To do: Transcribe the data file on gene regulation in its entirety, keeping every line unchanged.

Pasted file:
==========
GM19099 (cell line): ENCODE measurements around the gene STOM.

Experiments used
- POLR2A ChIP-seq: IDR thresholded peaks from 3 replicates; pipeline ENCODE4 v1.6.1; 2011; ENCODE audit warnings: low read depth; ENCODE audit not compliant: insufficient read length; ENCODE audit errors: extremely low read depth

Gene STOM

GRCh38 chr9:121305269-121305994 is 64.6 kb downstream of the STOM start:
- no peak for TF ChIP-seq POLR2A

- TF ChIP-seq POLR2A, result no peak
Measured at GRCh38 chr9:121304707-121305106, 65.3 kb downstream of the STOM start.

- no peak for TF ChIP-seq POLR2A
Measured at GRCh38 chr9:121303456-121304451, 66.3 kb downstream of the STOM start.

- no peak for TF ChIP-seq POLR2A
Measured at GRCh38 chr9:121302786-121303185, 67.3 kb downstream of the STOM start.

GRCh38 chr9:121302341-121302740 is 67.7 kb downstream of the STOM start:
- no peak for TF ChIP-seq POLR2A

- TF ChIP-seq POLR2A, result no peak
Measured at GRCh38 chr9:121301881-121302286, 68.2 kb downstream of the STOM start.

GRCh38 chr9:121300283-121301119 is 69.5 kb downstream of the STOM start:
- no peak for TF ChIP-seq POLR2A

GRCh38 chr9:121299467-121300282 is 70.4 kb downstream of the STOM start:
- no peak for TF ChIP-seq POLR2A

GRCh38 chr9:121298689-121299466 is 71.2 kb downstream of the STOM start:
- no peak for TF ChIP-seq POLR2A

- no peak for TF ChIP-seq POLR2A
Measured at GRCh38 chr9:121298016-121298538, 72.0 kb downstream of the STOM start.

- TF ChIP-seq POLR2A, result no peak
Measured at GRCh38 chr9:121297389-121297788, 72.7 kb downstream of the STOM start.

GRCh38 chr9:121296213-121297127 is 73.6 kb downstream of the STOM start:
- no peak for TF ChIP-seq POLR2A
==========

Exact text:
GM19099 (cell line): ENCODE measurements around the gene STOM.

Experiments used
- POLR2A ChIP-seq: IDR thresholded peaks from 3 replicates; pipeline ENCODE4 v1.6.1; 2011; ENCODE audit warnings: low read depth; ENCODE audit not compliant: insufficient read length; ENCODE audit errors: extremely low read depth

Gene STOM

GRCh38 chr9:121305269-121305994 is 64.6 kb downstream of the STOM start:
- no peak for TF ChIP-seq POLR2A

- TF ChIP-seq POLR2A, result no peak
Measured at GRCh38 chr9:121304707-121305106, 65.3 kb downstream of the STOM start.

- no peak for TF ChIP-seq POLR2A
Measured at GRCh38 chr9:121303456-121304451, 66.3 kb downstream of the STOM start.

- no peak for TF ChIP-seq POLR2A
Measured at GRCh38 chr9:121302786-121303185, 67.3 kb downstream of the STOM start.

GRCh38 chr9:121302341-121302740 is 67.7 kb downstream of the STOM start:
- no peak for TF ChIP-seq POLR2A

- TF ChIP-seq POLR2A, result no peak
Measured at GRCh38 chr9:121301881-121302286, 68.2 kb downstream of the STOM start.

GRCh38 chr9:121300283-121301119 is 69.5 kb downstream of the STOM start:
- no peak for TF ChIP-seq POLR2A

GRCh38 chr9:121299467-121300282 is 70.4 kb downstream of the STOM start:
- no peak for TF ChIP-seq POLR2A

GRCh38 chr9:121298689-121299466 is 71.2 kb downstream of the STOM start:
- no peak for TF ChIP-seq POLR2A

- no peak for TF ChIP-seq POLR2A
Measured at GRCh38 chr9:121298016-121298538, 72.0 kb downstream of the STOM start.

- TF ChIP-seq POLR2A, result no peak
Measured at GRCh38 chr9:121297389-121297788, 72.7 kb downstream of the STOM start.

GRCh38 chr9:121296213-121297127 is 73.6 kb downstream of the STOM start:
- no peak for TF ChIP-seq POLR2A